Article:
In early May, police shot and killed Assefa Maru, the acting president of Ethiopian's Teachers' Association (ETA), which continued to oppose ethnic federalism and its implications in the field of education. The police statement claimed that the union official, who was also an executive committee member of the independent Ethiopian Human Rights Council, resisted when police caught him "making preparations to destroy economic establishments, and assassinate individuals holding public office" with other accomplices. Human Rights Watch interviews with eyewitnesses and relatives of the accused who are now in custody, as well as photographic evidence, indicated that Assefa Maru was shot in the street on the way to his office. According to the testimonies, at least four police teams took part in the assassination-style killing.
Fearing for his safety, the general secretary of the ETA went into voluntary exile after this incident. The ETA's president, Taye Wolde Semayat, started his second year in prison in May, pending the conclusion of his trial on charges of leading an anti-government armed group. The remaining four members of ETA's executive committee also experienced government harassment. Abate Angore, who headed the members' affairs department, was arrested in March 1996 and spent two months in detention for protesting a police raid on ETA premises. On September 21, 1996, he was again arbitrarily detained in the Southern Region when regional authorities found ETA literature with him. He was released in mid-March 1997. ETA reports that as of mid-year at least seventy teachers were held in Arbe Minch because regional authorities suspected them of loyalty to the ETA.
Despite legal provisions requiring only that authorities be notified prior to political meetings and demonstrations, the government restricted freedom of assembly by a de facto permit system, routinely dispersing "illegal" events. In order to obtain an early release, demonstrators detained during protests in Addis Ababa in March and May had to submit written petitions admitting illegal actions and promising not to participate in demonstrations in the future.
The trial of the seventy-two top-ranking officials of the Derg is still pending. It opened in December 1994 with forty-seven defendants before the court and the rest tried in absentia. In February, the special prosecutor stated that his office had brought charges, mainly for the crime of genocide, against a total of 5,198 persons, 2,246 of whom had been in detention by that time for up to five years, while the remaining 2,952 were charged in absentia. In March, three new trials of Derg-era defendants opened before the Federal High Court in Addis Ababa. The new trials immediately ran into delays similar to the ones that marked the first Derg trial. On the other hand, defendants who were to stand trial before regional high courts were still waiting for their trials to start as of this writing. A serious crisis in the Ethiopianjudiciary had left federal courts with a backlog of some 70,000 "ordinary cases."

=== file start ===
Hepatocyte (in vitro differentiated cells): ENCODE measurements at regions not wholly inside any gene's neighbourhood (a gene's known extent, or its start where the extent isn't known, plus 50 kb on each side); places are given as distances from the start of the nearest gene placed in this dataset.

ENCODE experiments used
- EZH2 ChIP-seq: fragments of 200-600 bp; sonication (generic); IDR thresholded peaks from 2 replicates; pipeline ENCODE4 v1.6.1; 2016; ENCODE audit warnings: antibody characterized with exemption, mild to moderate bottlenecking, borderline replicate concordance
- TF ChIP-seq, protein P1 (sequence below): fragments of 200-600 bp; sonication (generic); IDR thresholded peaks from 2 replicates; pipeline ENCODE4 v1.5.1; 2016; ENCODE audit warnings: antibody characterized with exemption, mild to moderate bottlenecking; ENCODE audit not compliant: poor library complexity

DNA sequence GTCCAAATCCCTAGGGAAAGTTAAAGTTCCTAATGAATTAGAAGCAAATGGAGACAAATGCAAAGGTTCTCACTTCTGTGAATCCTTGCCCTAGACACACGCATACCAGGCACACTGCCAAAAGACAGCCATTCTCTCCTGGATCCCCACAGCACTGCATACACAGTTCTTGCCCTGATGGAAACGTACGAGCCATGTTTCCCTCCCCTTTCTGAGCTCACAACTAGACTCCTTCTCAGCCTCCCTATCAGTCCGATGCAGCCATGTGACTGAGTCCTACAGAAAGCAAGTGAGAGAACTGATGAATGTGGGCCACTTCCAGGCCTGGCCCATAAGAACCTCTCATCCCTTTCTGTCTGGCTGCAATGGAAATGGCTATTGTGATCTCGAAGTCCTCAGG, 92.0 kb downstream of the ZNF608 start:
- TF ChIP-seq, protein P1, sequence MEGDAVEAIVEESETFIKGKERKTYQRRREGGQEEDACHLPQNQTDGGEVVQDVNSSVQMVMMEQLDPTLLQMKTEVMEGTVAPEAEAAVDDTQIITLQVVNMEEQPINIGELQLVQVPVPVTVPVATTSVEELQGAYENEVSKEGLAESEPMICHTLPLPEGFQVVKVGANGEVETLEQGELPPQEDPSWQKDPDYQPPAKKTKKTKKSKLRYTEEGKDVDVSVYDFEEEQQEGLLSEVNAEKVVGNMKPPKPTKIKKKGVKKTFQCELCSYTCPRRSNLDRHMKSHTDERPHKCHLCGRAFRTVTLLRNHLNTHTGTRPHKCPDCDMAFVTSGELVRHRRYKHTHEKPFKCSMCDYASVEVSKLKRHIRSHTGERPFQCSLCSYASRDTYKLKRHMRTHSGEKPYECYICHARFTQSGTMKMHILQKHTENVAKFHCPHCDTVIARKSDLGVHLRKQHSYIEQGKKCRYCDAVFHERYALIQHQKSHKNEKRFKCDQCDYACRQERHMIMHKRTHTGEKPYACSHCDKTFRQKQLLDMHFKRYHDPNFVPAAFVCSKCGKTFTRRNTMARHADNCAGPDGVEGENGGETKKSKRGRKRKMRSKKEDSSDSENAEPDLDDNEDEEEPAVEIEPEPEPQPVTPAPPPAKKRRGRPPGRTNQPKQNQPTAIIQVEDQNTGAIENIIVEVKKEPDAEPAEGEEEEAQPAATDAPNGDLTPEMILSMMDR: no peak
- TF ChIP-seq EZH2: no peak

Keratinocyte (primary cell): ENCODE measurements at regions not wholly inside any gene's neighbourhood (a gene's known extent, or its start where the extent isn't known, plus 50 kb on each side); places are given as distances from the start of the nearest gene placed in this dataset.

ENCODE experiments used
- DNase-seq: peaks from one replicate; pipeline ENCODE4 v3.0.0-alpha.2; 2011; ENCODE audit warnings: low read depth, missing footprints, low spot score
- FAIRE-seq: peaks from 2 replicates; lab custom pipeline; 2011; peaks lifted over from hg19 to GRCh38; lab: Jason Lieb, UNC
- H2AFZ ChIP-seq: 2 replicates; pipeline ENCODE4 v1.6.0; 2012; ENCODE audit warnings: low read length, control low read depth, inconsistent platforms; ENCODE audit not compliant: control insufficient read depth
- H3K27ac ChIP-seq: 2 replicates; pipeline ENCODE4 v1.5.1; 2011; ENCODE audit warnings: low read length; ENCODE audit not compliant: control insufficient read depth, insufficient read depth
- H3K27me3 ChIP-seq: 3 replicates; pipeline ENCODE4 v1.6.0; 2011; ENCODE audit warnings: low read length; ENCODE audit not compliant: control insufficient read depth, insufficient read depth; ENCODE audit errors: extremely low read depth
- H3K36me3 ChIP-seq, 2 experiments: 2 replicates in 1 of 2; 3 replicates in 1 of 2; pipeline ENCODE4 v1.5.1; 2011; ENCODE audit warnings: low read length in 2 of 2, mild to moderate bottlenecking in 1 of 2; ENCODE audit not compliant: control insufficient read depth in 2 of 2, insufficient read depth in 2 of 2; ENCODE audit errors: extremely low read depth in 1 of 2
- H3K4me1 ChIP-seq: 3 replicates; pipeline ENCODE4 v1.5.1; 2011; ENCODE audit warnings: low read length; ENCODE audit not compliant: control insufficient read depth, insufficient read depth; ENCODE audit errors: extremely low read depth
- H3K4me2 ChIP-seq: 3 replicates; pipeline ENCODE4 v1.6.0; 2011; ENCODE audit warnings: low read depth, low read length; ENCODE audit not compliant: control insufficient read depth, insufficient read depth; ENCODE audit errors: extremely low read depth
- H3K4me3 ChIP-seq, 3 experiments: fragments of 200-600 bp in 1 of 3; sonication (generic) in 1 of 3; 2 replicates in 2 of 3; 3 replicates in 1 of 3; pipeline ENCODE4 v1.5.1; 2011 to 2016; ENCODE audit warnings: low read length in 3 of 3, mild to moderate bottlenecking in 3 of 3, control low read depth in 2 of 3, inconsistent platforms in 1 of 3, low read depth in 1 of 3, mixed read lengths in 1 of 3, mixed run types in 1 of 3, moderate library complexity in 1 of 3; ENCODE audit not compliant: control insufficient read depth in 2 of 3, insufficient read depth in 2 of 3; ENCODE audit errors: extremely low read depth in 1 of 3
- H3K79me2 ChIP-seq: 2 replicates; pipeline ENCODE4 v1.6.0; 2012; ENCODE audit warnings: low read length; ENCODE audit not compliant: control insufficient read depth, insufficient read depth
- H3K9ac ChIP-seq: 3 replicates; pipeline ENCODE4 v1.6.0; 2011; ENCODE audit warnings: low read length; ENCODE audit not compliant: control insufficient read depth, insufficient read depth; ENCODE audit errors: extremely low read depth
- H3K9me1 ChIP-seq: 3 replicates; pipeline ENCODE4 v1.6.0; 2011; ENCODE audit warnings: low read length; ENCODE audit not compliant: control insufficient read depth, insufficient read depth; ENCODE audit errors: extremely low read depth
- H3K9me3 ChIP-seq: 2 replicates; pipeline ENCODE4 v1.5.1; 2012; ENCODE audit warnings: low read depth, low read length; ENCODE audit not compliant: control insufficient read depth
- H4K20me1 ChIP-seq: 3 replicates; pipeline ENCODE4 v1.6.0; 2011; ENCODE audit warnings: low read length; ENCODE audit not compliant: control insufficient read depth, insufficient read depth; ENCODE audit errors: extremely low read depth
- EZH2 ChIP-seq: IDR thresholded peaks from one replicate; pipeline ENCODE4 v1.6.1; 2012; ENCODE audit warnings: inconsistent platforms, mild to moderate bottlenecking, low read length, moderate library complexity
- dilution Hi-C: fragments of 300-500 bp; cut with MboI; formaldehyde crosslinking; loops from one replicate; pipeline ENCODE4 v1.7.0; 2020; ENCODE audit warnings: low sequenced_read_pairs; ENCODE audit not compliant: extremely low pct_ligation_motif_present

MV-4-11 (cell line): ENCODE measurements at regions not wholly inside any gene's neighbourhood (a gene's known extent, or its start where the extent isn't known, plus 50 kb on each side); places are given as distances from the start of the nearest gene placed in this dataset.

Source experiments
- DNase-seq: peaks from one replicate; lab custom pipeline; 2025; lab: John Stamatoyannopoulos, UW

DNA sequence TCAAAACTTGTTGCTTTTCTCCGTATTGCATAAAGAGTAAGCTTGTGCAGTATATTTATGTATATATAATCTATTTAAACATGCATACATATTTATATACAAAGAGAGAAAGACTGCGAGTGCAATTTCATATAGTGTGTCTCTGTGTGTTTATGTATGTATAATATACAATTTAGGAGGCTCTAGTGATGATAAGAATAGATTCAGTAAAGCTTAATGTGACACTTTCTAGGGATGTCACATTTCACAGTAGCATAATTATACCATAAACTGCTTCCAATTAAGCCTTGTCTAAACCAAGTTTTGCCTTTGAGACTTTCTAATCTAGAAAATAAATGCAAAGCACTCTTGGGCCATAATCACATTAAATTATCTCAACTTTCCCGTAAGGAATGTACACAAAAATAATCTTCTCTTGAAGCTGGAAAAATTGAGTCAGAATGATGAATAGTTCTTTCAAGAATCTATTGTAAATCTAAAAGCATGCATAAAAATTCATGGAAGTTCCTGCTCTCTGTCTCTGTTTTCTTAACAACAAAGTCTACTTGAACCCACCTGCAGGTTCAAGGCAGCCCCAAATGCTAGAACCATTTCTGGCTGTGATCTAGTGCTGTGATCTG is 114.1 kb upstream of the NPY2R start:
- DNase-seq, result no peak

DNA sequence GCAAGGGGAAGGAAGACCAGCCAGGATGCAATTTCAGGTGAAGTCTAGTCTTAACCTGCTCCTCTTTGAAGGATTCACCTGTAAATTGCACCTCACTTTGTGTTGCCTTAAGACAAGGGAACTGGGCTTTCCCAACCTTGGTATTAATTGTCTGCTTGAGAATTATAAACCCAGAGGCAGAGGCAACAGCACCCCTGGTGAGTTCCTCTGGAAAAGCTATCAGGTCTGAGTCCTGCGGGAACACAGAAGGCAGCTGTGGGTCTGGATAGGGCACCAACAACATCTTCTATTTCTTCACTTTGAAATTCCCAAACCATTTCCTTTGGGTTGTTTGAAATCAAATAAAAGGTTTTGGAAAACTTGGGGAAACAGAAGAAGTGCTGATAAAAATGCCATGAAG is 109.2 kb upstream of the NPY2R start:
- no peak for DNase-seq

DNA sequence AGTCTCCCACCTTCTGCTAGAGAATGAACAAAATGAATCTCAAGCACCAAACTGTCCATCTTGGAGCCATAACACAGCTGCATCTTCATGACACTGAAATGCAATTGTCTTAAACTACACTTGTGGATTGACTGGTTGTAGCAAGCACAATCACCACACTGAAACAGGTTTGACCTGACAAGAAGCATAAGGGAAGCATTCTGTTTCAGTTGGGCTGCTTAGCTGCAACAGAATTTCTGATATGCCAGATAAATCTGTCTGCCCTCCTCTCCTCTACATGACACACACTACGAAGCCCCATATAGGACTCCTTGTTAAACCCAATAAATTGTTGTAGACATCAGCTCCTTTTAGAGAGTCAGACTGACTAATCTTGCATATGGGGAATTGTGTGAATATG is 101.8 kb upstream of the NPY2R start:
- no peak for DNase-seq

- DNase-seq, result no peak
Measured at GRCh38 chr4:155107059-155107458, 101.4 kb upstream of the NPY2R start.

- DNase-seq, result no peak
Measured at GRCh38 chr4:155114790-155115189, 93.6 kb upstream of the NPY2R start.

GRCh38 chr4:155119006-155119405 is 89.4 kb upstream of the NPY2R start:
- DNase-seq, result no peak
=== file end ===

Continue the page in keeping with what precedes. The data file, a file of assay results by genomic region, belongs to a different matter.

The judiciary remains in deep crisis. The government purged dozens of qualified judges, mainly on political grounds, following the 1991 political change. In addition, the restructuring of the judiciary into federal and regional court systems led to further delays, which were aggravated by the lack of resources and trained personnel. The credibility of the new police force, which the government said would be established under civilian control and made accountable before the law, suffered a serious setback as a result of the reported role of the police in the killing in May 1997 of Assefa Maru. Efforts to establish a human rights commission and ombudsman under the auspices of the Council of Peoples' Representatives have yet to produce tangible results.
The Right to Monitor
The government continued to deny the human rights monitoring Ethiopian Human Rights Council legal status, while refusing to respond to its reports and petitions on behalf of individual victims of alleged abuses, claiming that it was a "political" organization. The organization's bank account was frozen in 1995, although its work from its Addis Ababa office has been tolerated. In December 1996, a group of activists founded a Human Rights League, which, by early November 1997, was also denied status as a legal entity: six board members of the league were among the Oromo leaders detained in November. Two of them, the elederly Hussein Abdi and Beyene Belissa, were reportedly ill-treated in police custody. The Ogaden Human Rights Committee, established in 1995, continued to operate clandestinely following the closure of its office, in Gode, Somali Region, after a night raid in June 1996. It published its reports outside the country. The Oromo Ex-Prisoners For Human Rights group was also forced into hiding but continued to monitor the human rights situation in Oromiya regional state and to publish its reports outside the country.
The International Committee of the Red Cross (ICRC) reported that since the beginning of the year its delegates have been able to conduct visits to an increasing number of detention centers and prisons, to assess detention conditions, and to extend limited assistance to detainees. The ICRC also publicly reported that representations it made to authorities on detention conditions had in various cases led to improvements. For 1996, the ICRC reported that it had visited 6,117 persons held in 129 places of detention in connection with the change of regime in 1991, or for reasons linked to national security, and registered 3,537 new detainees. Human Rights Watch visited Ethiopia in July and August 1997 and met with officials and human rights workers.
The Role of the International Community
The European Union and the World Bank Consultative Group